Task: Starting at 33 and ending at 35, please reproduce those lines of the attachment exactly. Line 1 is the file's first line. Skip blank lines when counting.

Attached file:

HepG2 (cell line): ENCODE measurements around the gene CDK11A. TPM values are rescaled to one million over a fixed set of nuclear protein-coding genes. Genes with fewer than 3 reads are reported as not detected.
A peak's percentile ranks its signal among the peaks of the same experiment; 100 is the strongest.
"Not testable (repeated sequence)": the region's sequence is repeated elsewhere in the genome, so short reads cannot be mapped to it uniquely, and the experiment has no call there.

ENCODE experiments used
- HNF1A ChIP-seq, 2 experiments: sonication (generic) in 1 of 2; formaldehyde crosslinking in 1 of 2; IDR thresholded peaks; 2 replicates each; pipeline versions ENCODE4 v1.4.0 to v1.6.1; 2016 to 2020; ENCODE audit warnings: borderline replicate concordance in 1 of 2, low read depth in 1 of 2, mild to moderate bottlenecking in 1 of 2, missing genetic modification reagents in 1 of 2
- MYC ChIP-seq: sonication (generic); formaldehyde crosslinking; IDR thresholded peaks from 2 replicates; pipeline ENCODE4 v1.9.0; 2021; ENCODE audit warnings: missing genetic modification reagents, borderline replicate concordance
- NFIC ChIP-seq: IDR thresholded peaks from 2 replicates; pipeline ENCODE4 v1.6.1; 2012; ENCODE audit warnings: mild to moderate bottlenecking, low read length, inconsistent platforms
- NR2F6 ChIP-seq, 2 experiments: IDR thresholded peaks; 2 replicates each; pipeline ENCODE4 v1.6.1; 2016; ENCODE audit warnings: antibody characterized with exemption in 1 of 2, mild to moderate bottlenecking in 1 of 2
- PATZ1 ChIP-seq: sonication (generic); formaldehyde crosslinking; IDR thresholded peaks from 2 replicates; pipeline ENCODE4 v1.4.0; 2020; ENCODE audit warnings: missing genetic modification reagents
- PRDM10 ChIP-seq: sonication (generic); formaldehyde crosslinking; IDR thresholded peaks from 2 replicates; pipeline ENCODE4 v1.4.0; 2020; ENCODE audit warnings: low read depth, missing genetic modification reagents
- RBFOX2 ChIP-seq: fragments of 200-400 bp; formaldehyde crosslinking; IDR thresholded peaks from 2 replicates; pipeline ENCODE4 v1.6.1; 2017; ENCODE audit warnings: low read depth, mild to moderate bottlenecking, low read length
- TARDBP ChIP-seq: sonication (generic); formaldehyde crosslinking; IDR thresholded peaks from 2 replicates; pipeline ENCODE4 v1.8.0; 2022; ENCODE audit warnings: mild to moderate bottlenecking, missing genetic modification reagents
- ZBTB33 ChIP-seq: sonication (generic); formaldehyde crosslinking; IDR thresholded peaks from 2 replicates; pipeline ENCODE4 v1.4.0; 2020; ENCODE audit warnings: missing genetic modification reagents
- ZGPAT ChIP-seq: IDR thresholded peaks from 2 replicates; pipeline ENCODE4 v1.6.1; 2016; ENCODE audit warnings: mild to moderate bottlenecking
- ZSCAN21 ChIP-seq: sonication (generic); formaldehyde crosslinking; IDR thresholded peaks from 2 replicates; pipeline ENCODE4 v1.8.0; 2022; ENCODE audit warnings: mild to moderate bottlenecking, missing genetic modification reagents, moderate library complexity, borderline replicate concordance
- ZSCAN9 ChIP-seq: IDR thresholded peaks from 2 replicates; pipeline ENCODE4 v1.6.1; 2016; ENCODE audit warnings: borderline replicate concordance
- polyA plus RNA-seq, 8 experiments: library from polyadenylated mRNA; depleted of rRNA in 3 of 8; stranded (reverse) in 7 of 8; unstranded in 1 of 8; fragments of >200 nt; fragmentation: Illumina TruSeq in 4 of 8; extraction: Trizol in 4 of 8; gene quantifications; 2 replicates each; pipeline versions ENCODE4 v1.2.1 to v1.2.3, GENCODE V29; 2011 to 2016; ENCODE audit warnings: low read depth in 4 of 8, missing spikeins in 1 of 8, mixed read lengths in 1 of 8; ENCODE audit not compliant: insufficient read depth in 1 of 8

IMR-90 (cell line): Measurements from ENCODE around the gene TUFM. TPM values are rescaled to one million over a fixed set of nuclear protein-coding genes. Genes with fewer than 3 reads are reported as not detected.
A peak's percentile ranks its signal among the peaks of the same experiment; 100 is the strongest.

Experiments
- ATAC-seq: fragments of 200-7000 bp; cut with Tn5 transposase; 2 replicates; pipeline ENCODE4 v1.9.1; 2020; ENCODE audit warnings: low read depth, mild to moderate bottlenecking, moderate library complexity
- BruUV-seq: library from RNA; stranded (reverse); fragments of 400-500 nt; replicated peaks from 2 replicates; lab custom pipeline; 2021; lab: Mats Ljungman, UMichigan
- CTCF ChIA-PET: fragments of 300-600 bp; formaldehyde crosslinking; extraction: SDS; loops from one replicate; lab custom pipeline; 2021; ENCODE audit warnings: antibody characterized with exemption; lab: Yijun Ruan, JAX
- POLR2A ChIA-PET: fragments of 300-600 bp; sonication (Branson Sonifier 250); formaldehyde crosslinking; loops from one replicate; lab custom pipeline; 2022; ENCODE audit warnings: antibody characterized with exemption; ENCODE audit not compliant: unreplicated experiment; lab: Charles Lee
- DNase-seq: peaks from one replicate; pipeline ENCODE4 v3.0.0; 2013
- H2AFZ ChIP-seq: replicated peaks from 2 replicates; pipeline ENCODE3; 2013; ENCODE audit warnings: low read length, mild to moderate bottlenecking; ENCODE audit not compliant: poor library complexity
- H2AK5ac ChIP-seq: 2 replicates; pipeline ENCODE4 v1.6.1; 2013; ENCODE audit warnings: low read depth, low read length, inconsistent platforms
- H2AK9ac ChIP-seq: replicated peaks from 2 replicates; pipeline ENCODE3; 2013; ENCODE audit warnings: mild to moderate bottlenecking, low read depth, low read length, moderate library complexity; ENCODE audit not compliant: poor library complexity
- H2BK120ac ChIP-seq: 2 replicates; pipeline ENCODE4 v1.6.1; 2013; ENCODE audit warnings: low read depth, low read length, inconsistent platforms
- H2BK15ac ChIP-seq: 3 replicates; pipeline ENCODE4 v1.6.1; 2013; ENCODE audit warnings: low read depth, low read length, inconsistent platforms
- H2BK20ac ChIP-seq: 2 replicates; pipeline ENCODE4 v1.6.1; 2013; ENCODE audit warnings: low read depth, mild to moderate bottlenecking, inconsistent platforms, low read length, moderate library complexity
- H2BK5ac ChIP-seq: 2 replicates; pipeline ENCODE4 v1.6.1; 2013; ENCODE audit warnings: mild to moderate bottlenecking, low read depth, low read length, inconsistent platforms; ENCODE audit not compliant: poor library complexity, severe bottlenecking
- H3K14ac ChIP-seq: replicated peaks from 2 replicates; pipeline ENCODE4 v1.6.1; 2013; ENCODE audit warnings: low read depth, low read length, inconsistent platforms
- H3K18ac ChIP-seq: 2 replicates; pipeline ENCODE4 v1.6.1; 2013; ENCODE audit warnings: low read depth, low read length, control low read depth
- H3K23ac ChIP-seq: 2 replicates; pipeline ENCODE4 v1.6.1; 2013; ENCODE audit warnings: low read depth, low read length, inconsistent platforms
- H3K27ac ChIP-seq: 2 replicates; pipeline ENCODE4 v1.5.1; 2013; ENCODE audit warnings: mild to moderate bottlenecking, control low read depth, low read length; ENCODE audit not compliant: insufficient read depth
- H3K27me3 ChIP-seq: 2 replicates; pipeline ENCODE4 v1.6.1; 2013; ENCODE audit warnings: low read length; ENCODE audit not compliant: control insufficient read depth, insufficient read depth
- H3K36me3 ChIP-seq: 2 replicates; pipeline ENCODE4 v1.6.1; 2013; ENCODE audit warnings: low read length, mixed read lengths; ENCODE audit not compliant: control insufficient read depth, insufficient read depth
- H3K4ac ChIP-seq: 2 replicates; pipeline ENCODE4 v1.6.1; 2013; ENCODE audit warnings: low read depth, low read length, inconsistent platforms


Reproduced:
- H3K14ac ChIP-seq: replicated peaks from 2 replicates; pipeline ENCODE4 v1.6.1; 2013; ENCODE audit warnings: low read depth, low read length, inconsistent platforms
- H3K18ac ChIP-seq: 2 replicates; pipeline ENCODE4 v1.6.1; 2013; ENCODE audit warnings: low read depth, low read length, control low read depth
- H3K23ac ChIP-seq: 2 replicates; pipeline ENCODE4 v1.6.1; 2013; ENCODE audit warnings: low read depth, low read length, inconsistent platforms